Integrating solar panels in shady places
Due to stricter regulations of sustainability, we might see solar panels more often not only on sunny rooftops, but more and more on shaded roofs and facades as well, which brings new challenges in their integration. In his thesis, Ádám Bognár developed a method to simulate solar irradiance based on LiDAR point clouds, leading to better simulation models for the integration of solar panels.
As lowering carbon emissions and increasing comfort levels in buildings are getting higher priority, also due to regulations such as the BENG norm 2021, the ability to design high-performance buildings with on-site renewable energy generation is increasingly in demand.
When designing high-performance buildings, combining building simulations with PV performance simulations is an efficient method to make go/no-go decisions in the early phases of the design and to mark out or optimize design variants. Moreover, the use of simulations has potential to improve the monitoring and fault detection of in-operation PV sites. However, shading and reflections from the surroundings are difficult to model.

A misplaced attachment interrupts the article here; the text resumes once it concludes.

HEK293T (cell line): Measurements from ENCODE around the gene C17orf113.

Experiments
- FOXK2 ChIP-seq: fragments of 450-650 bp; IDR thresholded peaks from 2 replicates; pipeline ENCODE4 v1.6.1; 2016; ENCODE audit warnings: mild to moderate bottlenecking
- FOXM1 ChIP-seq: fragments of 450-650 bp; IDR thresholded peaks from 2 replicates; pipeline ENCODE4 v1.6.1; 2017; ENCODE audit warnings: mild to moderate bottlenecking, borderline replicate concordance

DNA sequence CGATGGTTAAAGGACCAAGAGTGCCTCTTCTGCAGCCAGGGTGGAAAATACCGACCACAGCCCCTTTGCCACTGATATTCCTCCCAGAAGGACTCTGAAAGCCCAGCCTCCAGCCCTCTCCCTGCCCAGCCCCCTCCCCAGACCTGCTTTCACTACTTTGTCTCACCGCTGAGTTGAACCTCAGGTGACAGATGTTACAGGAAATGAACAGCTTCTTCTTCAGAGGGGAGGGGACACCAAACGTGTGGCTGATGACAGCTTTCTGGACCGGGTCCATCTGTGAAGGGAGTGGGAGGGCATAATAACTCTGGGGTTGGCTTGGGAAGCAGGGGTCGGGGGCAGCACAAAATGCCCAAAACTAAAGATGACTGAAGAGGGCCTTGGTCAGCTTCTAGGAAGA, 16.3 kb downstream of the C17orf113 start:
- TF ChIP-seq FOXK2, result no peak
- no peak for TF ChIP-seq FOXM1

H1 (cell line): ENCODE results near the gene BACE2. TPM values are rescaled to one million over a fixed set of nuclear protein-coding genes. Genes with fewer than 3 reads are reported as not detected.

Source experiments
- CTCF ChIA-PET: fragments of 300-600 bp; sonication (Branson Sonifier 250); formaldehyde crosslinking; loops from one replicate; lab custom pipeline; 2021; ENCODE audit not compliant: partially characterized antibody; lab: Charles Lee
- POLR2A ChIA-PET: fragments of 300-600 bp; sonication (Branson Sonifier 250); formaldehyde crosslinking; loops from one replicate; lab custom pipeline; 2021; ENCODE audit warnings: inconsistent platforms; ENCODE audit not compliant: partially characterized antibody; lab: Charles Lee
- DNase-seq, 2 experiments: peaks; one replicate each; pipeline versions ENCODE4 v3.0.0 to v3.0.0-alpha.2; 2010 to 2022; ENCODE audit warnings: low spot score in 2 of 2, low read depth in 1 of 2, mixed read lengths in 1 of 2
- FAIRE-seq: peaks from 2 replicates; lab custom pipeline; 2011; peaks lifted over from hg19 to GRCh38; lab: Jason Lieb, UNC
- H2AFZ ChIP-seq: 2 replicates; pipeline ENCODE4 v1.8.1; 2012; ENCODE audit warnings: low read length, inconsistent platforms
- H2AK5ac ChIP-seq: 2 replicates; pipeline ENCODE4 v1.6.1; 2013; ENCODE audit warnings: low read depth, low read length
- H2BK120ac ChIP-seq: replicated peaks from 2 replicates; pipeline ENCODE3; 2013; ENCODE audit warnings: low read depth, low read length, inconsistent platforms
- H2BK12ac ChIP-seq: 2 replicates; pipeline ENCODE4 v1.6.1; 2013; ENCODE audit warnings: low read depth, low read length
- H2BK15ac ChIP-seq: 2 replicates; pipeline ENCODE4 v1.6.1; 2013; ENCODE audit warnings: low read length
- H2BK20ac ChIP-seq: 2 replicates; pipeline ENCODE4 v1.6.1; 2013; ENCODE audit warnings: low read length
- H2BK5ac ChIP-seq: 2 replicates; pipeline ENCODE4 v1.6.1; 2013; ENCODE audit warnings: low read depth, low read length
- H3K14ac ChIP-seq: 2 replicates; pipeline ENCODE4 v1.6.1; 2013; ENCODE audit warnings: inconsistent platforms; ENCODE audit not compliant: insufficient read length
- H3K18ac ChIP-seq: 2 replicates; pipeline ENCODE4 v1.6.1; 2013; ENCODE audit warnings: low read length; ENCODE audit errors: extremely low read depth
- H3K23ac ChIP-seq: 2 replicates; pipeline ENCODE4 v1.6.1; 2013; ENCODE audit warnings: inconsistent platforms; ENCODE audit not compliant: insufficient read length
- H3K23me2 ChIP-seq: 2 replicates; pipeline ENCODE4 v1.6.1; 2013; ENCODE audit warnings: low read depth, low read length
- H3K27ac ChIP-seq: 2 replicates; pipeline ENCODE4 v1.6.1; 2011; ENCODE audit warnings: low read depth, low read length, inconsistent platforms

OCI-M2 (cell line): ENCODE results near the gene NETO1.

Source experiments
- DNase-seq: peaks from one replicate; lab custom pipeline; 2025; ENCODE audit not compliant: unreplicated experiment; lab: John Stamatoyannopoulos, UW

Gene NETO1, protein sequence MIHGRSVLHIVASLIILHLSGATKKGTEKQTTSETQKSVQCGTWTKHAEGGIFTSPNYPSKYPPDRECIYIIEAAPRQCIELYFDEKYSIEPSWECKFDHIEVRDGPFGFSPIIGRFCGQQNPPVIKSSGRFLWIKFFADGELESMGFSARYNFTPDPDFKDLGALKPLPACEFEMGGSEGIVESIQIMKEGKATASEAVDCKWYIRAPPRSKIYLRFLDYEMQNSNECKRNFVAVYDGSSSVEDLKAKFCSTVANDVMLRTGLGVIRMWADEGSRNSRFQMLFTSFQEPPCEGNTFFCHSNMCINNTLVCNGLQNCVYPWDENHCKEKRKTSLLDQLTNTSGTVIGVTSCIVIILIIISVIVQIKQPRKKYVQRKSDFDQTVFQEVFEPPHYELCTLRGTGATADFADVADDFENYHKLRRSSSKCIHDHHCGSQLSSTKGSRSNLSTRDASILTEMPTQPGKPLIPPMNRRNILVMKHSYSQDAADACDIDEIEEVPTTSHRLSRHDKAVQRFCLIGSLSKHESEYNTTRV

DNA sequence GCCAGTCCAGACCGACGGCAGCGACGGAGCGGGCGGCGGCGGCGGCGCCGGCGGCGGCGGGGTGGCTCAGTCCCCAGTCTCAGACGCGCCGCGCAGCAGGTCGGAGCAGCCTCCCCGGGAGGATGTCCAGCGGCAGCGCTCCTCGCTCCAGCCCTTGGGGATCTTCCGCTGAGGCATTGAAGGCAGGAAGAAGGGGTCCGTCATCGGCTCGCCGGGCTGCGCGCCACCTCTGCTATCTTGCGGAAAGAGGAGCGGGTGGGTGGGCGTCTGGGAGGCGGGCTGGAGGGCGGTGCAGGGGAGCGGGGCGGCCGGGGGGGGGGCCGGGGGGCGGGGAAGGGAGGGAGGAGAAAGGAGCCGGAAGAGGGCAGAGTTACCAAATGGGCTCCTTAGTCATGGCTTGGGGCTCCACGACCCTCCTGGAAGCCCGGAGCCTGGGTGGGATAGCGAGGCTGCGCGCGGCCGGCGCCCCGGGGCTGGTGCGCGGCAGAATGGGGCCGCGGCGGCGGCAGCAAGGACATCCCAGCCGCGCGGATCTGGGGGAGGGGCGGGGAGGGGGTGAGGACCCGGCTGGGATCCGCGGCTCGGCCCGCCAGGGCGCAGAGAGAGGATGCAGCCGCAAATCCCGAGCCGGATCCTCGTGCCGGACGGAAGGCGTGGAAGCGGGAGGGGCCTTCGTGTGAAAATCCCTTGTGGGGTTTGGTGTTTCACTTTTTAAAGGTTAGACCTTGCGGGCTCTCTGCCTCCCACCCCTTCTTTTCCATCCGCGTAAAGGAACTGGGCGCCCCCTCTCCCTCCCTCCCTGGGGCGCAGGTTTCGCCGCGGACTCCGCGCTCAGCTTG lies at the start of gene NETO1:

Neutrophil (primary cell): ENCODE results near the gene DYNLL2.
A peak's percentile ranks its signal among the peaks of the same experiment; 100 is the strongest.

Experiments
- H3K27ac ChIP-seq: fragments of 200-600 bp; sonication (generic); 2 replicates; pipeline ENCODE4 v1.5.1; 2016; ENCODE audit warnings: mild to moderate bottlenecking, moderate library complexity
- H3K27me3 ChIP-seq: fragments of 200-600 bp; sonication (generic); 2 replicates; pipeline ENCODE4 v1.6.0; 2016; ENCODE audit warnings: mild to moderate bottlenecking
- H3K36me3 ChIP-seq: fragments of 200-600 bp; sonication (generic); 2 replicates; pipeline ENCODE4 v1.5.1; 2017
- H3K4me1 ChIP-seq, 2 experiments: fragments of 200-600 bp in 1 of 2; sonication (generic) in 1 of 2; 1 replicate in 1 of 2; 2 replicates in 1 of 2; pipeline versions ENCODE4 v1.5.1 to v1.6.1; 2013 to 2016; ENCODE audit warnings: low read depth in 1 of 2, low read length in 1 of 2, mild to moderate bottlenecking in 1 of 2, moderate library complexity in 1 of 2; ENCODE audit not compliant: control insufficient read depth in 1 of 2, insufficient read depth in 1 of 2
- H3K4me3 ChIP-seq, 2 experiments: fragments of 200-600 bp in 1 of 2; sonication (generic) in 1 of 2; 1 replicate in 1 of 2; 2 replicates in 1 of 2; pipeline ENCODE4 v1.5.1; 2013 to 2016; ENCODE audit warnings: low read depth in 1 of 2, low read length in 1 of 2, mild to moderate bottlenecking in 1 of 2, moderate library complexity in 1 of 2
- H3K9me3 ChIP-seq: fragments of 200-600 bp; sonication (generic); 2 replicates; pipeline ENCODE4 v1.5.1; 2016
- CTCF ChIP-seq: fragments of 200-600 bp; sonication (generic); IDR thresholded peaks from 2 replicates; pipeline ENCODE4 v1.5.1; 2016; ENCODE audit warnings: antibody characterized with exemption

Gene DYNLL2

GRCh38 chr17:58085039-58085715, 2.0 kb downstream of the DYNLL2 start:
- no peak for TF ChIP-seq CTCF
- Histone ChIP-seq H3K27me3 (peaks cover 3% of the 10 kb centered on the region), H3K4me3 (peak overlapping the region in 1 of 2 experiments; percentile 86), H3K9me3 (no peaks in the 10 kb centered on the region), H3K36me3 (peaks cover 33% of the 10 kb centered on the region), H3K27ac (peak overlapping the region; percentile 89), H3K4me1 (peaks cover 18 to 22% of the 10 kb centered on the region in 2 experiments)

Simulating Solar Irradiance
Ádám Bognár used LiDAR point clouds and integrated the resulting simulated irradiance with detailed simulation models of PV systems. He demonstrated the usability and practical value of his newly developed method with a comprehensive case study of a building renovation project in the city center of Eindhoven.
Bognár's work supports the design of new PV systems and performance monitoring of existing ones. He hopes that the new method can aid the adoption of building-integrated and building-applied PV systems located in environments where shading is common. The software implementation of his work is distributed as free and open-source software on the Building Performance group's GitLab page: https://gitlab.tue.nl/bp-tue/pyrano.
The thesis is titled "PV in urban context—Modeling and simulation strategies for analyzing the performance of shaded PV systems."